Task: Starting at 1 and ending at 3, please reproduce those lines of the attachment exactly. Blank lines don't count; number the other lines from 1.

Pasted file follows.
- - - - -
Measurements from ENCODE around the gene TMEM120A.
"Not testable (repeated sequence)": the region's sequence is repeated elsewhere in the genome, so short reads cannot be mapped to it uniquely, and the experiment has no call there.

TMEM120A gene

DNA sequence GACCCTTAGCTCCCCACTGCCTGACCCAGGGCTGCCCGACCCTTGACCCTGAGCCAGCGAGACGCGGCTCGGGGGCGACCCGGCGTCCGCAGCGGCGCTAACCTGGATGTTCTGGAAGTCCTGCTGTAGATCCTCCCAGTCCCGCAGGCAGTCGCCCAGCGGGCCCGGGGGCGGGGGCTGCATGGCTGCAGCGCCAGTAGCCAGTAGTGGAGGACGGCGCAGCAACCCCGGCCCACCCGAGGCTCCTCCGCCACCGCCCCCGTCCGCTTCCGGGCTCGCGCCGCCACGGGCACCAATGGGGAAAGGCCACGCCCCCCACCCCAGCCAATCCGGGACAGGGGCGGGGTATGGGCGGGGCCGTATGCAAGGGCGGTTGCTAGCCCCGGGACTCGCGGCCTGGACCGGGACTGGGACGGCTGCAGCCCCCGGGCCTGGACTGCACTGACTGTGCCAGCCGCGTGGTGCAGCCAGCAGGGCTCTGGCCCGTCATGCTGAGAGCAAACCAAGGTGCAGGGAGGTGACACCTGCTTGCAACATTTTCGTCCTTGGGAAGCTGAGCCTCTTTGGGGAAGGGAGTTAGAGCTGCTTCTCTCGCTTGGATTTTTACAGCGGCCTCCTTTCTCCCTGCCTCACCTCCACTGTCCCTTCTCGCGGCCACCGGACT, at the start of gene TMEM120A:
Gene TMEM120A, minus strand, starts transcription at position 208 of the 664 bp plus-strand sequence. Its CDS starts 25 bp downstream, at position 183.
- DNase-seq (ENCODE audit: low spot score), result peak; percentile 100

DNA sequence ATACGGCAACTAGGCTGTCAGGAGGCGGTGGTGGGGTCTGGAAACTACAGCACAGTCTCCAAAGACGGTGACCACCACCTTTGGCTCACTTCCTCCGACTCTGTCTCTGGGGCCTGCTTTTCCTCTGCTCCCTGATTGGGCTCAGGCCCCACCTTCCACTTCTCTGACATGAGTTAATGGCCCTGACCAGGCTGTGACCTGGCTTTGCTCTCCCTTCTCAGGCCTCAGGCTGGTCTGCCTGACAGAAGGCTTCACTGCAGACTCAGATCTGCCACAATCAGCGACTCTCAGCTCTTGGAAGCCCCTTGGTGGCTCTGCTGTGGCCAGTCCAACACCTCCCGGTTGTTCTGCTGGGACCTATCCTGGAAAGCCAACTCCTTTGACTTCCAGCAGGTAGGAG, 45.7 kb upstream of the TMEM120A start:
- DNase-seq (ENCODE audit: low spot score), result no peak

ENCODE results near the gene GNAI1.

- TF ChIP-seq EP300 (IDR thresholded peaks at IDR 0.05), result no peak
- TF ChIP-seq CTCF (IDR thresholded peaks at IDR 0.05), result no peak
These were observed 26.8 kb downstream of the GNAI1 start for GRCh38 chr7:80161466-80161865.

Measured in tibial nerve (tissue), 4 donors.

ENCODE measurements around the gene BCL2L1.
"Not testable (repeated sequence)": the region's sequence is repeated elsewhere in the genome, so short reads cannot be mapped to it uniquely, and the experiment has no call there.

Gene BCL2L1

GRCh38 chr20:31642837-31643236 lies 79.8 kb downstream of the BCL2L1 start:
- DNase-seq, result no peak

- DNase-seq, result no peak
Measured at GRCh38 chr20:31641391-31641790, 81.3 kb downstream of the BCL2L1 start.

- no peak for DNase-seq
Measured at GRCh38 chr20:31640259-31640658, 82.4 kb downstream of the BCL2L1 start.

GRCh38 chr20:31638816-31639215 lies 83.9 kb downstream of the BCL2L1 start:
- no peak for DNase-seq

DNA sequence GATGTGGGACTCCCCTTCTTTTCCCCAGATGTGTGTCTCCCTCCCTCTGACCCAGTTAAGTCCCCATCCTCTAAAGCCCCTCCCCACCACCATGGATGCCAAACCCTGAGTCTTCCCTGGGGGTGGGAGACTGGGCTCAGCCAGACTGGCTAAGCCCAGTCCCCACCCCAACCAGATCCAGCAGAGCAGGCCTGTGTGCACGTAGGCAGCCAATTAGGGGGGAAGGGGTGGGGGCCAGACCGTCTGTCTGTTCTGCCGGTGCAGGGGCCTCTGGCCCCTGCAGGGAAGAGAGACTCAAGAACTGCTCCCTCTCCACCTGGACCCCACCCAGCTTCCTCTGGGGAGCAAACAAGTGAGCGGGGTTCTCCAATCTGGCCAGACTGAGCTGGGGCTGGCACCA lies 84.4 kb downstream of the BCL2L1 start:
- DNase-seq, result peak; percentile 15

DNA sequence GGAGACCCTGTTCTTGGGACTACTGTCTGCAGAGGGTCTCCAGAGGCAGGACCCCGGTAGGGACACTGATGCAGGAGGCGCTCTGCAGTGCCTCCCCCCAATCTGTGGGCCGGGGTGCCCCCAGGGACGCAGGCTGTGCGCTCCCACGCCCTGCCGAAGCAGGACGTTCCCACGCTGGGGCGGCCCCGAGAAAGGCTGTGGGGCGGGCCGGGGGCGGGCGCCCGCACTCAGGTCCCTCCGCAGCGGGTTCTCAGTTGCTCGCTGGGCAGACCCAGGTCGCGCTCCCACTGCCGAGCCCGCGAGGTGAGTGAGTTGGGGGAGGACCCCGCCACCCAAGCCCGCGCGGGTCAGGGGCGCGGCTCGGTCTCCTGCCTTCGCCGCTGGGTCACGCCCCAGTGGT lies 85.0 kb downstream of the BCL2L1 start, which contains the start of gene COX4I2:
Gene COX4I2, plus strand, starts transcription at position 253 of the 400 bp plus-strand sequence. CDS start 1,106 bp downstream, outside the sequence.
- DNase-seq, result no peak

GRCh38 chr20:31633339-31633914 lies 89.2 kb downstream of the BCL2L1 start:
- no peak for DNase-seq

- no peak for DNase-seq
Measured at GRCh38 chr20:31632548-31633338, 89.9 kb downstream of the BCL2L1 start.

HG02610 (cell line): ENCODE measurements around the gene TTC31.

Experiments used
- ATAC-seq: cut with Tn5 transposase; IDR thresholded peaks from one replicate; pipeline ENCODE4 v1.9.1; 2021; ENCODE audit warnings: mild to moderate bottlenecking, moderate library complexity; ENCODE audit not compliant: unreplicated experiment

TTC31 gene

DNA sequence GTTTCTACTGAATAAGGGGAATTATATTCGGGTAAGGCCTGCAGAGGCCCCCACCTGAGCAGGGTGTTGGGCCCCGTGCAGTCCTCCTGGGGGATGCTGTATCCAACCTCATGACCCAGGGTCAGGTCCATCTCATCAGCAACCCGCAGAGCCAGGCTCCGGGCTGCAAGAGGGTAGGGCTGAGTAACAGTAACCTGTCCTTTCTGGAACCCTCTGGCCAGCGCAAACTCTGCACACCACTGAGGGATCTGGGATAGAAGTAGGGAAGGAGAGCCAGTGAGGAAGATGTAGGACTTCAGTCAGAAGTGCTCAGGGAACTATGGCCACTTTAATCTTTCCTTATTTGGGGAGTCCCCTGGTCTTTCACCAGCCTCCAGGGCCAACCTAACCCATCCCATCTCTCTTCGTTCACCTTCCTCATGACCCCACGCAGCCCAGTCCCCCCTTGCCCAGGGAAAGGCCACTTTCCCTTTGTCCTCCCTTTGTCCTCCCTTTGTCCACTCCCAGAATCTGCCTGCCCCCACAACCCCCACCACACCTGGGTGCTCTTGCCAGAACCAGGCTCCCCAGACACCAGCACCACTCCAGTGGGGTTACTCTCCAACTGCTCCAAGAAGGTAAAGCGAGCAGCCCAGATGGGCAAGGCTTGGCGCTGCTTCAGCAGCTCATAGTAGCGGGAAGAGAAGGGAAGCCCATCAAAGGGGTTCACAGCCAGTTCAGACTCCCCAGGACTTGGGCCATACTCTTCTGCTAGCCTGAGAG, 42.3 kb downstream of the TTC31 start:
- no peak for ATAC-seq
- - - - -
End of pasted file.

Measurements from ENCODE around the gene TMEM120A.
"Not testable (repeated sequence)": the region's sequence is repeated elsewhere in the genome, so short reads cannot be mapped to it uniquely, and the experiment has no call there.

TMEM120A gene